In a healthy digestive tract, Candida and other yeasts and fungi are kept in check by healthy flora—that is, bacteria. But when a person becomes deficient in omega-3 fatty acids and other vital nutrients, the normally benign yeast changes into an aggressive form and— out of starvation—attacks the walls of the digestive tract in search for nutrients. The integrity of the intestinal walls are then compromised. (This condition is known as intestinal permeability, or more frankly, “leaky gut” syndrome.) Nutrients from within the digestive tract—along with Candida secretions—are then able to penetrate through the lining and enter the bloodstream. These poisons then circulate throughout the body, causing everything from allergies to depression to a heightened susceptibility to staph infections.

Lack of EFAs means a greater susceptibility to viruses. EFAs have direct antiviral effects and are lethal at surprisingly low concentrations to many viruses. Specifically, the body’s production and utilization of the hormone interferon, a chemical our immune system produces to kill viruses, is dependent on EFAs and compromised in their absence. (The antiviral activity of human mother’s milk seems to be largely attributable to its EFA content.)

 

EFAs are also the major components of all cellular membranes in the body, and the integrity of these membranes is the key to preventing infection. Our skin, digestive tract, mouth, sinuses, lungs, and throat are covered with trillions of bacteria, viruses, parasites, and yeasts. So a membrane’s capacity to recognize what is beneficial and to keep out what is harmful is vital for the immune system. But without enough EFAs, these membranes are compromised.

 

This helps explain why some people get sick and others don’t when exposed to the same virus. In the case of the Epstein-Barr virus, for example, a good 90% of the U.S. population carries this virus, yet only a fraction become ill from it. One theory is that those who actually develop symptoms have below-normal levels of EFAs and their derivatives. A study investigating sufferers of the EBV particularly confirms this: Both eight and 12 months into the study, subjects who had recovered from the virus showed normal or near normal EFA blood levels. In contrast, those who were still clinically ill from the EBV showed persistently low levels.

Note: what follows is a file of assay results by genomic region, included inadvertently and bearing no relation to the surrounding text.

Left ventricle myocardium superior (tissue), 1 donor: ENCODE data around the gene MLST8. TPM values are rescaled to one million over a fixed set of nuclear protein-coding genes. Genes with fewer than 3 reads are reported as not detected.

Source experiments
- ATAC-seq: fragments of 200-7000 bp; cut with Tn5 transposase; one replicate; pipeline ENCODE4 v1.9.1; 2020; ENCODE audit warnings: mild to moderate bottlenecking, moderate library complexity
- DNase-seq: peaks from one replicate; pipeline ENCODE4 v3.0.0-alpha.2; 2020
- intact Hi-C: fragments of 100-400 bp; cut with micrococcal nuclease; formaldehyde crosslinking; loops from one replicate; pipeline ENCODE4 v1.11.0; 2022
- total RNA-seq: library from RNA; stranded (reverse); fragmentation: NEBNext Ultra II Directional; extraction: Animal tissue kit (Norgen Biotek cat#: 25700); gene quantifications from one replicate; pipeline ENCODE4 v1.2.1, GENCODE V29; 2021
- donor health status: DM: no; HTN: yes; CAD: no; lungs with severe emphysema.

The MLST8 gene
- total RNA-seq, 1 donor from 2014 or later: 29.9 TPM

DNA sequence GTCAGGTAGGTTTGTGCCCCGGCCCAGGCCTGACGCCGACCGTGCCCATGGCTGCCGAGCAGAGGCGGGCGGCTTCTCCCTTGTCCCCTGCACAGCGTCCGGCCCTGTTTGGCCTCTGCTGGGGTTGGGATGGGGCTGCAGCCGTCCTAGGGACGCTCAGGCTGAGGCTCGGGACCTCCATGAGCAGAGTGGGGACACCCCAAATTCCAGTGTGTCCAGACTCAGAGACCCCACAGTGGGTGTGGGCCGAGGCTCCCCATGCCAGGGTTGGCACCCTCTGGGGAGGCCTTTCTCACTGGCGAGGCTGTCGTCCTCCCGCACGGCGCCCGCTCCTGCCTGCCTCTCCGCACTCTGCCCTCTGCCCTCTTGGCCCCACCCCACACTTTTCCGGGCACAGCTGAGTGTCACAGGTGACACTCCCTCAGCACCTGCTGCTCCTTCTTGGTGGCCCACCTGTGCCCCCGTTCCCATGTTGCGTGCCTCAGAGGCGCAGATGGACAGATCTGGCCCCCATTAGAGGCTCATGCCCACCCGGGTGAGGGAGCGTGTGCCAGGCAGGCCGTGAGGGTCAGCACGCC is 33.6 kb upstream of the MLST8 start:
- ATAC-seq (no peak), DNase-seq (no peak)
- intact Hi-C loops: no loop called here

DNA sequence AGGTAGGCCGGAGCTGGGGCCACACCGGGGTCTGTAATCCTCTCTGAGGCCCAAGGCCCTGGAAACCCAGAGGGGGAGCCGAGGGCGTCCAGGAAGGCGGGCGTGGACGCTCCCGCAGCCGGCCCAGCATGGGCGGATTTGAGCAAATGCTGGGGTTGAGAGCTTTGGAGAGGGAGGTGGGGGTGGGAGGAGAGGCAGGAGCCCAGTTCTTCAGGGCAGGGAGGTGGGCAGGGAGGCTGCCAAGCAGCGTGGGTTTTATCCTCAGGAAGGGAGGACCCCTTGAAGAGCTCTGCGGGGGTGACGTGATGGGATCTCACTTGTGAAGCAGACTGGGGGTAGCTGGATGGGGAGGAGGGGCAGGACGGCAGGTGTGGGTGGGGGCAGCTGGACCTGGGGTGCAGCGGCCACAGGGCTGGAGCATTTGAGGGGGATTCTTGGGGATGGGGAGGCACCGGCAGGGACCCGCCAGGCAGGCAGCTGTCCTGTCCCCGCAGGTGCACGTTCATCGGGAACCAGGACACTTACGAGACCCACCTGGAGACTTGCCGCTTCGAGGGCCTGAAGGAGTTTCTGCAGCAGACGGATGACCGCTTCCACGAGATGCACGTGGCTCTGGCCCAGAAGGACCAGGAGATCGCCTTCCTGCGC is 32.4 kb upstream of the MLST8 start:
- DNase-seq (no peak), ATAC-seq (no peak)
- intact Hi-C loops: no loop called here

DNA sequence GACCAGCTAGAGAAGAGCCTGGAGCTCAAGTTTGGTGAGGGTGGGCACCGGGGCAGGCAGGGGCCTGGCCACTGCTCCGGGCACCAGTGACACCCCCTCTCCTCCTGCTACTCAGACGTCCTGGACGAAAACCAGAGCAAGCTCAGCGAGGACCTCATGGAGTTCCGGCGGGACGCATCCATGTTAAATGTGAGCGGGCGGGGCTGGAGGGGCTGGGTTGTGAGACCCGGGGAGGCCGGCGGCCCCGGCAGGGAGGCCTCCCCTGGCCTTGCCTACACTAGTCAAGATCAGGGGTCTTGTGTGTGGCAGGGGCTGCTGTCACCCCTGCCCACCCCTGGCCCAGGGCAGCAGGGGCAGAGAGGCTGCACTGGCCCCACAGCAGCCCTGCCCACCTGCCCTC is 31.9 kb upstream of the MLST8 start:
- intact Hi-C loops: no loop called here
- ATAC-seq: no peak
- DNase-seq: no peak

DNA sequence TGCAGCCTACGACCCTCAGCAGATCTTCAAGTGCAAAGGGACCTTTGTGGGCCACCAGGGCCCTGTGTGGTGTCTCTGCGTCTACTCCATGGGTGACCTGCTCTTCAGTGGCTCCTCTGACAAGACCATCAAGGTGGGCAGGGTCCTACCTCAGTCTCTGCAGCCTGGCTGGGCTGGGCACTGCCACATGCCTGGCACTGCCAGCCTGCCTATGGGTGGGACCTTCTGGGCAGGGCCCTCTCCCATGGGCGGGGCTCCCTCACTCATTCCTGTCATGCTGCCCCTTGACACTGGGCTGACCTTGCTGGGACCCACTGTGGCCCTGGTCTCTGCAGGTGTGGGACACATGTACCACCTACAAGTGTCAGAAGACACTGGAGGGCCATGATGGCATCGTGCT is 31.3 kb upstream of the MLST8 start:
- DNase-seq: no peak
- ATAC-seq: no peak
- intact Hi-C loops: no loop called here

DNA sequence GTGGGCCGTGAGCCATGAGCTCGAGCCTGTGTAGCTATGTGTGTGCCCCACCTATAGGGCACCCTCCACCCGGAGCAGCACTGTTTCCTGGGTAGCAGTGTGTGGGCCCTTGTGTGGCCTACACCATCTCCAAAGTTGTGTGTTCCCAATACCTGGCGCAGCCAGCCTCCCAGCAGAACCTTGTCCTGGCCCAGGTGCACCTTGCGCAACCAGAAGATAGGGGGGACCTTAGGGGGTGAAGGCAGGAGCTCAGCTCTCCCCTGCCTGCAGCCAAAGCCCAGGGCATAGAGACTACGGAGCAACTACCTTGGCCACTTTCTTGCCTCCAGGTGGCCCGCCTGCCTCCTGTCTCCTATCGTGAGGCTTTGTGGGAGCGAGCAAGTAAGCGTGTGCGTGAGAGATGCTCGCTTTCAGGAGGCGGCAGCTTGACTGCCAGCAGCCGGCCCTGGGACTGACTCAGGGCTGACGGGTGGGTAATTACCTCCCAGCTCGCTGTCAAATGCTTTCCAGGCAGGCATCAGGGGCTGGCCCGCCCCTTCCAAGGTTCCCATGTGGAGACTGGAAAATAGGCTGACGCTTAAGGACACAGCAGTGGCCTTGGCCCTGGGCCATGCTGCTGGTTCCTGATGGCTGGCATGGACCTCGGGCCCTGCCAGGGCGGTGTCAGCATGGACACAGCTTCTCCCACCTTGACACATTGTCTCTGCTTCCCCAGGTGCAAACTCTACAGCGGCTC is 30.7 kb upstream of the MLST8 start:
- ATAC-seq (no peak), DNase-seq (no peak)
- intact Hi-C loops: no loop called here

Insufficient EFAs in the bloodstream can lead to fatigue. In a Scottish trial, patients with chronic fatigue syndrome were given EFA supplements with great success. After six months, 84% of the patients in the group receiving EFA supplements—and only 22% of those in the placebo group—rated themselves as better or much better. In another study, 74% of CFS patients taking EFA supplements—compared with 23% of those on placebo—assessed themselves improved.

A malfunction of essential fatty acid metabolism has been solidly established to be a major, if not the principle, cause of eczema.

 

Other conditions associated with EFA deficiency include acne, psoriasis, PMS, Sjögren’s syndrome (dry eyes and mouth), some forms of cancer, arthritis, heart disease, and asthma.

 

If you’re not taking a good fish oil supplement I recommend you do. My CFS/Fibromyalgia Formula contains 2 grams of fish oil. If for some reason you have a problem with taking fish oil supplements like having a fishy after taste, put your fish oil capsules in the freezer over night and take them the next day. You can also but enteric-coated capsules, which are better tolerated. They do cost a little a more.

 

 

Reminder Join me For My Free Fibromyalgia Tuesday Night Call Question and Answer Call In Program. Get your fibro questions answered.  Learn what you need to do to feel good again.

Tuesday Night,  July 23rd at  7pm CDT

 

 

2 replies
  1. lillian frazier
    lillian frazier says:

    hurt most of time,can not use any of meds. doc orders.allergic to all.have bad kidneys so what can i do?

    Reply